â€œThese are spots in your feasts of charity, when they feast with you, feeding themselves without fear.â€ (Jude 1:12)
The â€œspotsâ€ that the translators chose for this description by Jude may be better understood as â€œhidden rocksâ€ just below a lakeâ€™s surface or covered over by shallow sand in a pathway.Â SpilasÂ is the Greek word, not used elsewhere in the New Testament.
The feasts that Jude refers to are somewhat difficult to describe biblically since this is the only time the wordÂ agapeÂ is used in the plural. There is some evidence that the early churches were extending the time of celebration of the Lordâ€™s Supper improperly (1 Corinthians 11:20-21), and it is probable that his warning would apply to churches who are indifferent to maintaining purity (1 Corinthians 11:27-29).
But the imagery also appears to express the danger that the â€œspotsâ€ present amidst the loving environment of most churches. Jude gives several insights about the character of those who would resist â€œthe faith.â€ These people have established themselves as they feast and are â€œfeeding themselves without fear.â€ The word choices are powerful.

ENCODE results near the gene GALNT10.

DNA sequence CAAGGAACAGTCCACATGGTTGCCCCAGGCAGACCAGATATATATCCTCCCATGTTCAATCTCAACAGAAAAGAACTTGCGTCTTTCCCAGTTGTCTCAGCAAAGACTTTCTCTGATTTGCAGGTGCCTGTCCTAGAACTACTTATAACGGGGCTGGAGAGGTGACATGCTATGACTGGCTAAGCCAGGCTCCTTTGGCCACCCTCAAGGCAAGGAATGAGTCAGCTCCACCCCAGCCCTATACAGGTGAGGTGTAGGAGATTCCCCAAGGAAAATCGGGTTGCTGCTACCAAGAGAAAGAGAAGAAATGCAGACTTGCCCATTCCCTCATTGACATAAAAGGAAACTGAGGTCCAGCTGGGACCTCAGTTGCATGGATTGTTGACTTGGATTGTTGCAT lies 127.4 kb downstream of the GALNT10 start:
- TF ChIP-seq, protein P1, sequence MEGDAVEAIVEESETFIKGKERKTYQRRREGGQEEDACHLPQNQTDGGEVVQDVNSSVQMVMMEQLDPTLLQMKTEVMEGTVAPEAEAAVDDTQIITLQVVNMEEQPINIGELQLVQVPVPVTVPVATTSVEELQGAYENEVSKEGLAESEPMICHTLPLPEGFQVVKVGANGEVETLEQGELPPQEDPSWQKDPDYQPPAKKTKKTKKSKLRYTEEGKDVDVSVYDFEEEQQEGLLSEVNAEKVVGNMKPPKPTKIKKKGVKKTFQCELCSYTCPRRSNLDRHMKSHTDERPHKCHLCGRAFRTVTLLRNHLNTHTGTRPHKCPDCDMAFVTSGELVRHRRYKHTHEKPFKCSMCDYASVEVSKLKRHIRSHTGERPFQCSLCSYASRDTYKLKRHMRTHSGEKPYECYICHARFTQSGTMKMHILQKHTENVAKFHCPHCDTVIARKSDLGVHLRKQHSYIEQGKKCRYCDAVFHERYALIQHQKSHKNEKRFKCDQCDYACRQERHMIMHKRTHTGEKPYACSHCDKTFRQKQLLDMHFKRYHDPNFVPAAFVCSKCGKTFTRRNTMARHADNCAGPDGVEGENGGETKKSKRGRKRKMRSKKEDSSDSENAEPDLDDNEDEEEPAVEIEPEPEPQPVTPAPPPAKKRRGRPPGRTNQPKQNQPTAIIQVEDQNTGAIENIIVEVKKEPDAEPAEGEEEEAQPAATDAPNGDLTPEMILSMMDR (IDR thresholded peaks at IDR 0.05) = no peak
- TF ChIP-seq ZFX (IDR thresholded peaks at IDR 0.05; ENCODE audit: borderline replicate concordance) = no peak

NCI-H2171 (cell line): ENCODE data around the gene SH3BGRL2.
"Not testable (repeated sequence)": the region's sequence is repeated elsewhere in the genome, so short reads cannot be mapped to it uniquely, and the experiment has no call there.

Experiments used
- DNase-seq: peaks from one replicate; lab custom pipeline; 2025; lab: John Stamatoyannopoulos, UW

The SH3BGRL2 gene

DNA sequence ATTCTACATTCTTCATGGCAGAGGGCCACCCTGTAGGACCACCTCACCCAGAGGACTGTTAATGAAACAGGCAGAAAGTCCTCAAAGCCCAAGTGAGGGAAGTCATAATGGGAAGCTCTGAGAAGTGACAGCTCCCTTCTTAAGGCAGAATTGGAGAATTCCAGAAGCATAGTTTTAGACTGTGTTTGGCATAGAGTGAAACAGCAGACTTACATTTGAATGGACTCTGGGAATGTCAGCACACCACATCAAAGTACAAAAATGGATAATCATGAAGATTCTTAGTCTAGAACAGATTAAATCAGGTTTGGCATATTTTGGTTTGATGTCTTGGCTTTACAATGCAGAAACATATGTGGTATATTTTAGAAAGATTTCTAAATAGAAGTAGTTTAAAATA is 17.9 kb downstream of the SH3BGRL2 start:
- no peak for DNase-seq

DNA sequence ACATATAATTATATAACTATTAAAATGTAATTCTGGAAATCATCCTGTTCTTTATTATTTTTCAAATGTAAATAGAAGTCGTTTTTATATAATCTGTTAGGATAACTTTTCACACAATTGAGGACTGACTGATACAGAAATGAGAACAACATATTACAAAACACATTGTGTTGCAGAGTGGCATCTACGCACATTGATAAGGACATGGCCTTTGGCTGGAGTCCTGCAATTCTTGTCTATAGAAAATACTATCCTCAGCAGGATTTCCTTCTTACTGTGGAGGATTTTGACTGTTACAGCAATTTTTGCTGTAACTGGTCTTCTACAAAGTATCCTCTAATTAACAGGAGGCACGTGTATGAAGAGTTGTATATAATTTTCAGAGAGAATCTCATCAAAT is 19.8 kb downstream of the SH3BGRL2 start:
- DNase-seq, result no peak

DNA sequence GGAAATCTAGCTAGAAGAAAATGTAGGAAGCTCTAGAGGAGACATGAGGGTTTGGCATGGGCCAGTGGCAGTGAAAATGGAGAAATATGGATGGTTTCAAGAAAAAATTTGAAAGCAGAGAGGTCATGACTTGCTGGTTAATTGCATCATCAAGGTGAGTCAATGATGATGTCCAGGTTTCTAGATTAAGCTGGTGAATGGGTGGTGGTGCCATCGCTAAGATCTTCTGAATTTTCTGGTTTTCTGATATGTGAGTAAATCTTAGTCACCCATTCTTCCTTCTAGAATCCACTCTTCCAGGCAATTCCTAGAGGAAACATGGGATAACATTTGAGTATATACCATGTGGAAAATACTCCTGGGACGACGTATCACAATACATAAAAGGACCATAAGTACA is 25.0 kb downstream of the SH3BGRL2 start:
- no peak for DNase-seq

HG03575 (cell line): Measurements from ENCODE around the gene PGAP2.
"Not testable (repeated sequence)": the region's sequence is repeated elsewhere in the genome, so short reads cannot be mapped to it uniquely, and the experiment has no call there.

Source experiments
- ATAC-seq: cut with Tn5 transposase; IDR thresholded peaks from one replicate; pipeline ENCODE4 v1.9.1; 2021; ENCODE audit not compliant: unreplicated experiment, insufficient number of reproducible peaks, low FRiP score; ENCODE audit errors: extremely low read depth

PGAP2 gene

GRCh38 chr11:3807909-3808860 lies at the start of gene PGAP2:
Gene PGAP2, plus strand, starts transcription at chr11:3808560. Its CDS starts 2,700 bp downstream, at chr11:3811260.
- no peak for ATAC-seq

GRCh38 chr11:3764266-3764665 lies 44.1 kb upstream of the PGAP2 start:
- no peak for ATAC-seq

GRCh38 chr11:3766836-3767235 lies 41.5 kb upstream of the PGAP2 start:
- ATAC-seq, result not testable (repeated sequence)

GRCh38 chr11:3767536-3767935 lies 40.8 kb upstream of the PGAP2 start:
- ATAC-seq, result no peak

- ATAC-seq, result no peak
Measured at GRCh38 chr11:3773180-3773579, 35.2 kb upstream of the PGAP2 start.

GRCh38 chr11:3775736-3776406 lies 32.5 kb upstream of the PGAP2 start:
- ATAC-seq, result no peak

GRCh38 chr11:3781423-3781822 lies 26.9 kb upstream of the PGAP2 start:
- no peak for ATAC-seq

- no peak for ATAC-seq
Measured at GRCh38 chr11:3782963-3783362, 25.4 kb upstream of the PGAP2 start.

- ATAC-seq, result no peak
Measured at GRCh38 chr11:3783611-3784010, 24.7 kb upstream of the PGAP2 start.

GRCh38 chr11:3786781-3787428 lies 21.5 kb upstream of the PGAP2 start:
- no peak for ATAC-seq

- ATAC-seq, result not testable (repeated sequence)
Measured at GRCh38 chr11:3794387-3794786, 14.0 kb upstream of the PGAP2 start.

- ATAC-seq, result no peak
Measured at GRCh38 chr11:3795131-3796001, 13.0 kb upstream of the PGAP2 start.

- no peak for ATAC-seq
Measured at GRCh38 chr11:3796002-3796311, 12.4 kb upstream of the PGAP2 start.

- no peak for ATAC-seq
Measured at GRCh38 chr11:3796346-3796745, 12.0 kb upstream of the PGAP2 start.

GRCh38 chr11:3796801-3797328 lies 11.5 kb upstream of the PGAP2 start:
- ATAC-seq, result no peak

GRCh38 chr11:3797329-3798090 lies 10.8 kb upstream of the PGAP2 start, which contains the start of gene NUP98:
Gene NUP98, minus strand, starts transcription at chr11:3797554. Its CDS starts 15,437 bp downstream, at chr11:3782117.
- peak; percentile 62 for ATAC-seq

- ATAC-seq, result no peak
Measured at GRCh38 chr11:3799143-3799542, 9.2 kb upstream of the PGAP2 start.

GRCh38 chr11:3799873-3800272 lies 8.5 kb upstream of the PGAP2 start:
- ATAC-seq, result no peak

The spots areÂ suneuocheo, getting along very well with the rest of the church and shepherding themselves (poimaino) boldly (aphobos). This is bad! These evil men have become so entrenched that they lead their own faction with no fear of resistance or confrontation. The Lord Jesus has stern words to speak to those churches who allow biblical error to establish itself through false teachers and unconcerned leaders (Revelation 2â€“3).
Peter describes such people as â€œspots . . . and blemishes, sporting themselves with their own deceivings while they feast with you . . . that cannot cease from sin; beguiling unstable soulsâ€ (2 Peter 2:13-14). Not a pretty picture. God does not tolerate such ungodly behavior, and neither should we. HMM III